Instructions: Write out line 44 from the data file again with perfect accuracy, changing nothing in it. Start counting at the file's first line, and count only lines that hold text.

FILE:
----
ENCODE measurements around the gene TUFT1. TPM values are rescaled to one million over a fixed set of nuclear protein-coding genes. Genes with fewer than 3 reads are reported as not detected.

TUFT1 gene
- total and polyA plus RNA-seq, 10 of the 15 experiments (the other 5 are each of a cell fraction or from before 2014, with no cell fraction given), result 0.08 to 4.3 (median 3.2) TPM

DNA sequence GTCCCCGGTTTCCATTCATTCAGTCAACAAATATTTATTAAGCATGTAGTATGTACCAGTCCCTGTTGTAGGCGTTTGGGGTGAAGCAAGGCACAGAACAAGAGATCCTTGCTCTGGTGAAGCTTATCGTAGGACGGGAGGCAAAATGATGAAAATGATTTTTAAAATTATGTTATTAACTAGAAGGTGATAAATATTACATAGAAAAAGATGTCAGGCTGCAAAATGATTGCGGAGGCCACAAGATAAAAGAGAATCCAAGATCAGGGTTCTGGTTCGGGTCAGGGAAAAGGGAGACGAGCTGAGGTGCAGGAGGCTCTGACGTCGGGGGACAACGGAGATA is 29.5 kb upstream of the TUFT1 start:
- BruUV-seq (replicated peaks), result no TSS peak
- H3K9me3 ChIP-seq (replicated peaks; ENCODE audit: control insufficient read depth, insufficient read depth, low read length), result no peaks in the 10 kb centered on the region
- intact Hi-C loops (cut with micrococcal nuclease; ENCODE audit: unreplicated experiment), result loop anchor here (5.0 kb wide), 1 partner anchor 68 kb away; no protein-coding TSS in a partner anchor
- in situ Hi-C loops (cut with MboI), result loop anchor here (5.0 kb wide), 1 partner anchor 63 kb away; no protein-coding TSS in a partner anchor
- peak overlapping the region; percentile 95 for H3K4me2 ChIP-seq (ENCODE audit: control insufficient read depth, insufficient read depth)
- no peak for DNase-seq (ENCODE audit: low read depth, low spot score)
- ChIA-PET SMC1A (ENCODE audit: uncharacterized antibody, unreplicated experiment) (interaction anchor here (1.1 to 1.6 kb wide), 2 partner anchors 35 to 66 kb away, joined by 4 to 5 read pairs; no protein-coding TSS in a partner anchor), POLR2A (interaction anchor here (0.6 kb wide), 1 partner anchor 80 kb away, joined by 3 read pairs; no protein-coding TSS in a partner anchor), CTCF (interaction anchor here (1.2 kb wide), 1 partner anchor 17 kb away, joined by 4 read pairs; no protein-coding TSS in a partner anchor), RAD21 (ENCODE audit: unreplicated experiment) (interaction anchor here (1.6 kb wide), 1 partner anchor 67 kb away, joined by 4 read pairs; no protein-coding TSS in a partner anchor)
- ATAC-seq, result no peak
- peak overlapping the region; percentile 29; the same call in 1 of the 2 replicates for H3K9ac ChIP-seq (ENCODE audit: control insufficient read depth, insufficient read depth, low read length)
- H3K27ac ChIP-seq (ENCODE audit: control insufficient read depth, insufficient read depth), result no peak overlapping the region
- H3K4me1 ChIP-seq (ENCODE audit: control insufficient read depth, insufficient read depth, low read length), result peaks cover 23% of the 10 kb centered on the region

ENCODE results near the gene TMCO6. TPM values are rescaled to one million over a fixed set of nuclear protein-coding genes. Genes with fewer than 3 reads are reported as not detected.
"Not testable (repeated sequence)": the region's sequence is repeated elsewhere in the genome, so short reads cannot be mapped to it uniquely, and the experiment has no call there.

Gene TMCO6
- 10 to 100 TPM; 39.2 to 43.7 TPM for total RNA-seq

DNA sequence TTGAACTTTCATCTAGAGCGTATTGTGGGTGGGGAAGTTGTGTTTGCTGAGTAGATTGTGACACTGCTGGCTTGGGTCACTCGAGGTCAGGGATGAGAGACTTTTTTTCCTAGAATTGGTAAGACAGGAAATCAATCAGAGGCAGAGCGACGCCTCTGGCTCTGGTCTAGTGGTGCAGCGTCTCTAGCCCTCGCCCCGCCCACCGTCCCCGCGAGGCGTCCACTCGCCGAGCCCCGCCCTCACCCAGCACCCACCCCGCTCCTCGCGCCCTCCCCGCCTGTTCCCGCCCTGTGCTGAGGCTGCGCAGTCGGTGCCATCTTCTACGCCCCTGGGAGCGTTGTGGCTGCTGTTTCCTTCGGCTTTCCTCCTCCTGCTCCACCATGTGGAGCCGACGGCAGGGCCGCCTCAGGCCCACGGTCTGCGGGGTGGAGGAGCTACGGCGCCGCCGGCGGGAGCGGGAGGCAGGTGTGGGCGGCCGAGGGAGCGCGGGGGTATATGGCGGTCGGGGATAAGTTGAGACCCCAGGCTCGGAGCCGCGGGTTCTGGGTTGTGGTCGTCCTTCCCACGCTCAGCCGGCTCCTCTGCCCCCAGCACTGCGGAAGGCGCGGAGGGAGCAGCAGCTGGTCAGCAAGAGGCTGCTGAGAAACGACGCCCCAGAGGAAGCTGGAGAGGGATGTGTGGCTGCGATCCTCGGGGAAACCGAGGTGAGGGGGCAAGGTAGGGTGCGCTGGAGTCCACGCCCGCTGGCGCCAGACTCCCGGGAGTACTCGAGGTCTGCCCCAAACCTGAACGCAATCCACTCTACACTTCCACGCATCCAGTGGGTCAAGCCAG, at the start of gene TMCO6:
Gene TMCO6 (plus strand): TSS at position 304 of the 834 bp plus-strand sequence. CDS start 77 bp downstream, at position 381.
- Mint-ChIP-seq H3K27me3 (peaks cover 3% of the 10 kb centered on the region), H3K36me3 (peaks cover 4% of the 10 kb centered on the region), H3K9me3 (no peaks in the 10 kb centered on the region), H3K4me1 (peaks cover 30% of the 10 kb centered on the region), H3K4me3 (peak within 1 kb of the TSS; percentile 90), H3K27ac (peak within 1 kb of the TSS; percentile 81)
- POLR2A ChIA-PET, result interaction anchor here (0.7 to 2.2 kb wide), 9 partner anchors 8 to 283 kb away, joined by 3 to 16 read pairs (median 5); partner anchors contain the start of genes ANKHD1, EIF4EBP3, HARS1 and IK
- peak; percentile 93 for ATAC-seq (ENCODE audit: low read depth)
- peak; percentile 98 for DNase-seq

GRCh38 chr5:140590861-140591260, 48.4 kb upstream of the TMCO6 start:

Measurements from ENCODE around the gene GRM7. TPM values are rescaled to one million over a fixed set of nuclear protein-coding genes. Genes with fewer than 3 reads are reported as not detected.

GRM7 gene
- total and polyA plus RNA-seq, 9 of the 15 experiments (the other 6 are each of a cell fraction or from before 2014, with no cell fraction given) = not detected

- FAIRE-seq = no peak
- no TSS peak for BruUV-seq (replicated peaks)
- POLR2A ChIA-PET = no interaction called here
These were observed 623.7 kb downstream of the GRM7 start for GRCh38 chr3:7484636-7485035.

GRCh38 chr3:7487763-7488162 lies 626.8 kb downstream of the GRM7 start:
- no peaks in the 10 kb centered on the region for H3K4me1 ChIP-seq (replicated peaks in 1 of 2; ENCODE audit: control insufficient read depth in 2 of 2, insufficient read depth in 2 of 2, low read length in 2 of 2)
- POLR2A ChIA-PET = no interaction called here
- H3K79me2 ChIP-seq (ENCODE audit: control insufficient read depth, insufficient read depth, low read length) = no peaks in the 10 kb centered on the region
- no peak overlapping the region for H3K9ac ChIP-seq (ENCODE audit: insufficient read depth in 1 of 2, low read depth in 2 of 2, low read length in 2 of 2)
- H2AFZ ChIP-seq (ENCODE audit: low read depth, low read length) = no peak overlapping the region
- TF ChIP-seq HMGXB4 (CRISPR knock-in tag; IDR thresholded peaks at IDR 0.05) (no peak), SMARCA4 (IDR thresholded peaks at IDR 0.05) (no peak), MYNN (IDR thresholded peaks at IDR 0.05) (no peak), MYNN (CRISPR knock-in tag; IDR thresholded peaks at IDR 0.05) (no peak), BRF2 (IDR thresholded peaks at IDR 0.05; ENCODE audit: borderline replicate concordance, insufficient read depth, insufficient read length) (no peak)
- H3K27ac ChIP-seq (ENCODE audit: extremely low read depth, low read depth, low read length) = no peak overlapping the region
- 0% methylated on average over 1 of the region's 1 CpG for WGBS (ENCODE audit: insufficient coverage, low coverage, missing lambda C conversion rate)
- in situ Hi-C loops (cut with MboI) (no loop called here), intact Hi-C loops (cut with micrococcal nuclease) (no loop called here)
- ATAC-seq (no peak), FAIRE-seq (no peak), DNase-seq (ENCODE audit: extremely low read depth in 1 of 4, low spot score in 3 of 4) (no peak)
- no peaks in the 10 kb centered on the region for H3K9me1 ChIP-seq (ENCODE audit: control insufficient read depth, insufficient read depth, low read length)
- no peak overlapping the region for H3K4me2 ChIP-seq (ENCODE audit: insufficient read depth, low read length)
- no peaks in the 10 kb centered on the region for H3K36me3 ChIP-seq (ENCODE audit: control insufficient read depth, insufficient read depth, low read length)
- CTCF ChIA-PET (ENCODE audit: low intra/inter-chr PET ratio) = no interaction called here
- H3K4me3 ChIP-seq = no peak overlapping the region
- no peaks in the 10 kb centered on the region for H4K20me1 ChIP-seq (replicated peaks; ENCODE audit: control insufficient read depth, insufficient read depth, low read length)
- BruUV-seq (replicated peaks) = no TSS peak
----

- ATAC-seq (no peak), FAIRE-seq (no peak), DNase-seq (ENCODE audit: extremely low read depth in 1 of 4, low spot score in 3 of 4) (no peak)